Cruz in high spirits near halfway point of recovery

June 3rd, 2023

PITTSBURGH -- Oneil Cruz's injury didn't damage his sense of humor in the slightest.

For the first time since fracturing his left ankle on April 9, Cruz spoke to reporters and discussed a myriad of topics, including his state of mind, his progress and his bobblehead's striking resemblance to himself.

“Yeah, they did it really good," Cruz said of his bobblehead through team interpreter Stephen Morales. "Ugly, like me."

Cruz had grand ambitions coming into his sophomore season. Following a rookie year in which he totaled 17 home runs and 10 steals in 87 games, he set his sights on joining the 30-30 or even the 40-40 club.

In the first game of the season, Cruz turned on a 101.3 mph four-seam fastball from Hunter Greene and sent it halfway up Great American Ball Park's right-field bleachers. The hype train rolled along. Soon, it would be temporarily derailed.

On April 9, Cruz awkwardly slid and crashed into White Sox catcher Seby Zavala, instantly falling to the ground and writhing in pain. After the game, manager Derek Shelton announced that Cruz had fractured his left ankle.

“You get hurt, and it's part of the game,” Cruz said. “You can't control that, and injuries happen in this game. I've tried to stay positive all the time and do my thing to get back at it.”

Following the game, two of the Pirates' elder statesmen held a team meeting to maintain spirits in the wake of the demoralizing injury. The same night, Cruz underwent surgery to address the fracture, as well as an injury to the syndesmosis joint in the ankle. The Pirates announced an expected return to action in four months.

“It feels good that it’s not season-ending, but that’s out of my control,” Cruz said. “I’m just leaving everything to the medical team. Whenever they think it’s going to be the time, it’ll be the time. I’ll be there.”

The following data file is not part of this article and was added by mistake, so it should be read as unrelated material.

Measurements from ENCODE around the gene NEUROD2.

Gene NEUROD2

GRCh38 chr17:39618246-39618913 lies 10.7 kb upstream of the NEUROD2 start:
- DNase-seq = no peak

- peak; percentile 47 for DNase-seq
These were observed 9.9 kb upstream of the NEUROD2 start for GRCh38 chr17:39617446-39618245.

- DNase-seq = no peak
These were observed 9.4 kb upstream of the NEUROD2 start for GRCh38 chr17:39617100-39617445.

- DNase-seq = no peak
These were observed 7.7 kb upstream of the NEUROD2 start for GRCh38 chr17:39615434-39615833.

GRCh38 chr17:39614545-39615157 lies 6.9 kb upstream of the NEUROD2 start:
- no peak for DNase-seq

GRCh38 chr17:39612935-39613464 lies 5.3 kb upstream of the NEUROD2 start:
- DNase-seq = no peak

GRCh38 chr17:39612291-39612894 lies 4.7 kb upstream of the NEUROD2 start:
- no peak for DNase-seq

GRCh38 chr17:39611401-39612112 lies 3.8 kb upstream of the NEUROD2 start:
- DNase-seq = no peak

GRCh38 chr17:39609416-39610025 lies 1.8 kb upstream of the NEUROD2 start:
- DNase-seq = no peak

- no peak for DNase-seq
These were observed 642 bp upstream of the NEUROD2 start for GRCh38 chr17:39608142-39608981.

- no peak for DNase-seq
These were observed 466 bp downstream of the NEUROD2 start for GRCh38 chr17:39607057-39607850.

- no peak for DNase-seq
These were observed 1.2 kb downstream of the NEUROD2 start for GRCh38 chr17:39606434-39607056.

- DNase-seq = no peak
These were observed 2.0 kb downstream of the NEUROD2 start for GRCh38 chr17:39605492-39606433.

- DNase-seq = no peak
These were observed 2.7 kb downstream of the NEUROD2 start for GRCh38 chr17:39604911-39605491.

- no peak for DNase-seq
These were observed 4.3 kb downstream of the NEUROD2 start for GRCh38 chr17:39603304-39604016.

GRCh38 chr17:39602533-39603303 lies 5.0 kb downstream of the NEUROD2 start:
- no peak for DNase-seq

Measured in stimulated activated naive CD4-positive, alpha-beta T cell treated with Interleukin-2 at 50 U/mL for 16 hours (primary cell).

It's been eight weeks since Cruz's surgery. He is still using both crutches and a walking boot; he will use his crutches when he's not wearing the boot and vice versa. Per director of sports medicine Todd Tomczyk, the Pirates expect Cruz to transition out of a walking boot and into a normal shoe starting next week.

"Everything right now has been normal on schedule, so once we get into baseball stuff and he's doing it, then I think that’s when everything comes into the test of any rehab situation," Shelton said. "In terms of his mindset, he’s great. He’s smiling, he wants to walk by my office and come sit down and now that [he's moving around better], it’s a lot easier for him to do it. He’s been in great spirits. It’s been great to see and fun to have him around."

Despite being unable to play, Cruz hasn't missed a game since his injury. He watched just about every inning of the Pirates' scintillating 20-9 start, as well as turbulent May in which they went 8-18. During games at PNC Park, Cruz's presence in the home dugout is not uncommon. Shelton pointed out that when injured players watch the game on the bench, they're able to point out intricacies of the game that they wouldn't notice in the heat of battle.

“I watch every game on TV,” Cruz said. “I miss it, for sure, but it makes me happy to see my guys out there competing and playing well.”

Added Shelton, “When you’re playing the game, you isolate at times on yourself. When you’re watching the game from the full scope, you see a lot more things."

During his downtime, Cruz has had the opportunity to spend time with his family, crediting them for helping him through the recovery process. Contradicting him, Cruz's wife and kids would likely have nicer things to say about both him and his bobblehead.

“Being around them helps a lot," Cruz said.